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An Action Plan is a very useful tool to support your recovery. It provides a structure for you to implement a self-management strategy (e.g. take frequent brain breaks) or take steps in returning to a meaningful activity (e.g. going hiking). Gradually getting more active is treatment, not just something to start after you are fully recovered.
Creating an Action Plan
Before we begin, download this blank Action Plan template [pdf] to follow along. Ready? Now let’s begin.
Step 1: Choose a goal area
Step 2: Identify your action
Step 3: Get more specific
Step 4: Think of potential obstacles
Step 5: Confidence check
Step 6: Take Action!
Step 7: Check for results
Throughout this guide, there are many examples of goal areas to choose from, such as better managing headaches; improving sleep; pacing; assertive communication; return to activities; stress management; and many more goal areas to choose from.
Now, identify an action you can take towards reaching that goal.
It’s important to use the SMART principles (Specific, Measurable, Achievable, Realistic, and Timely) when writing your action.
Instead of “exercise more,” a SMART action would be “use my stationary bike, for 15 minutes, on level 2, on Monday, Wednesday, and Friday.”
Deciding to do something won’t automatically lead to change unless you have a concrete plan. Again, think about Where, When, and How Often or How Much?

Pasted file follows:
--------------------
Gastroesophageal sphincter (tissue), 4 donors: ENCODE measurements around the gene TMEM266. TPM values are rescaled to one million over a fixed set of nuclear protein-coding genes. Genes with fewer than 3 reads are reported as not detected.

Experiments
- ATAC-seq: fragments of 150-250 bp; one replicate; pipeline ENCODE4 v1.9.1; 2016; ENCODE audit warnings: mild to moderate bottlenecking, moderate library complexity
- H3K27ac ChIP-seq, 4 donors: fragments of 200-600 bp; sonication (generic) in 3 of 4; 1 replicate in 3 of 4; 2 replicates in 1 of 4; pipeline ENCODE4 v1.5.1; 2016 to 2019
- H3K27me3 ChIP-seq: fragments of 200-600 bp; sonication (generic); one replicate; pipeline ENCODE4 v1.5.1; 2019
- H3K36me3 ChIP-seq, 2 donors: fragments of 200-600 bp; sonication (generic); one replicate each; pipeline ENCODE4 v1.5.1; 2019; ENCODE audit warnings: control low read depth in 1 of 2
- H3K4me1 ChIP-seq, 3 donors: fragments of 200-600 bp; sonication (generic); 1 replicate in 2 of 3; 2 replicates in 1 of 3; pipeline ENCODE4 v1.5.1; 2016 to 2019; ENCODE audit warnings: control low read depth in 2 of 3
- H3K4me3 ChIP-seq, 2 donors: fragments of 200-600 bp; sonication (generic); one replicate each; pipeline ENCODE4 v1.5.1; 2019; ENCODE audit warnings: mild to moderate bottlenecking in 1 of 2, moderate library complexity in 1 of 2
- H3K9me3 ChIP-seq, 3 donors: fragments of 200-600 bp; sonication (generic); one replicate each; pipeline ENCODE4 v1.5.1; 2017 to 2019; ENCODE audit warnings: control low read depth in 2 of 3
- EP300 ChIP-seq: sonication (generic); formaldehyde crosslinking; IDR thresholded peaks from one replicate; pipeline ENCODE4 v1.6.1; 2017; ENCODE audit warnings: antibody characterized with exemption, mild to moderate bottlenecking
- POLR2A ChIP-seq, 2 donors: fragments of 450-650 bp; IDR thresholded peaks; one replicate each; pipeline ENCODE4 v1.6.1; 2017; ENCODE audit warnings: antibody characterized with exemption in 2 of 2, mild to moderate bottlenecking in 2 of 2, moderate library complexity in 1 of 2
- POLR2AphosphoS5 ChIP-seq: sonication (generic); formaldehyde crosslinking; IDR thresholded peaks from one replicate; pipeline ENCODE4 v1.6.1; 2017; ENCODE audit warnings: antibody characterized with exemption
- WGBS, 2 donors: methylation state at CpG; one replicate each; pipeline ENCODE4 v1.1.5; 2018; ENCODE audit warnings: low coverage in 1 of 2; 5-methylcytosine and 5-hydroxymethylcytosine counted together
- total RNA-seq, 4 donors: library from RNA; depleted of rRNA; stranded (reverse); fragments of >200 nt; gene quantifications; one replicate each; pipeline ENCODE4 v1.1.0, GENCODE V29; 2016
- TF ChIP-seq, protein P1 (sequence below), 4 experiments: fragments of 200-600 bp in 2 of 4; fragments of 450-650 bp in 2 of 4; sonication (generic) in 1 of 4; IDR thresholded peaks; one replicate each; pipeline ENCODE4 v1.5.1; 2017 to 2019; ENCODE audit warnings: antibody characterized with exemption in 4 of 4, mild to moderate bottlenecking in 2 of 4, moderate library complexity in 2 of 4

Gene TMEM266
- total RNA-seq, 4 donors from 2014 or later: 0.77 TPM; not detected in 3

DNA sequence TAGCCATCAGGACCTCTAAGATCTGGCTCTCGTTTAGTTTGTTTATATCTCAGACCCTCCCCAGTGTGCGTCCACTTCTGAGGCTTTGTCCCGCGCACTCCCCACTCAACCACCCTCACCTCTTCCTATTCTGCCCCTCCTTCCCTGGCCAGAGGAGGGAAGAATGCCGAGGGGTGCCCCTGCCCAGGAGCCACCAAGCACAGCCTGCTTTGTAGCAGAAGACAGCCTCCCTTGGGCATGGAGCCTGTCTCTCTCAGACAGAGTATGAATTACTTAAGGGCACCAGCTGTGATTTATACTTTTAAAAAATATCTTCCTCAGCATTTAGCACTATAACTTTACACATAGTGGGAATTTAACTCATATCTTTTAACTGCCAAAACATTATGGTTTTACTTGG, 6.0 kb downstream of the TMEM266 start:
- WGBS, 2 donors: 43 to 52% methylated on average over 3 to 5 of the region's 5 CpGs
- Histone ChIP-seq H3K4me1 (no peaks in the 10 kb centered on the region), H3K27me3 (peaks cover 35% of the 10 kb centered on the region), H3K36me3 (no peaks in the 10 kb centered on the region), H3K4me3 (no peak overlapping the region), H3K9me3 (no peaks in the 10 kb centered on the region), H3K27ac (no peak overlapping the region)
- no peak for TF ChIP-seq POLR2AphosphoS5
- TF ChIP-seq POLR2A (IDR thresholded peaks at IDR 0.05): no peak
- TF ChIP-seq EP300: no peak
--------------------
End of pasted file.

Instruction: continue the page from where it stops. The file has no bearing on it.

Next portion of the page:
Think of any obstacles that might come up, and brainstorm strategies to overcome them.
How confident are you to complete this action on a scale of 0-10?
If your confidence is 7 or higher, you are ready to take action. If not, modify your Action Plan until you feel at least 7/10 confident.
Put your plan in action!
How did it go? Sometimes Action Plans don’t go perfectly the first time. Be kind to yourself. Behaviour change is hard. Make some changes, and try again.
Tips on Creating Action Plans
- Choose goals and actions that are important and meaningful to you.
- Start with something simple. Learning to make an action plan is a new skill, and we want you to set yourself up for success.
- When choosing goals/actions, think SMART (Specific, Measurable, Achievable, Realistic, Timely).
- Don’t take on too many Action Plans at once since this can be overwhelming.
- Consider sharing your plan with a loved one or health provider to increase accountability.
Hopefully by now you have created an action plan of your own. Here is an example of a completed action plan [pdf].
I Completed an Action Plan. Now what?
After completing an Action Plan successfully, you could try moving onto a different goal. You can also make a new Action Plan based on the same goal and increase the frequency, duration, or intensity.
Your Action Plans will help you form good habits over time, allowing you to move closer to your larger goals, and increasing your independence and confidence.
Action Plans are so important and we will be referring to them a lot in MyGuide: Concussion. Consider taking the time now to practice making an Action Plan of your own in an area that is important to you.
You can download a blank template [pdf].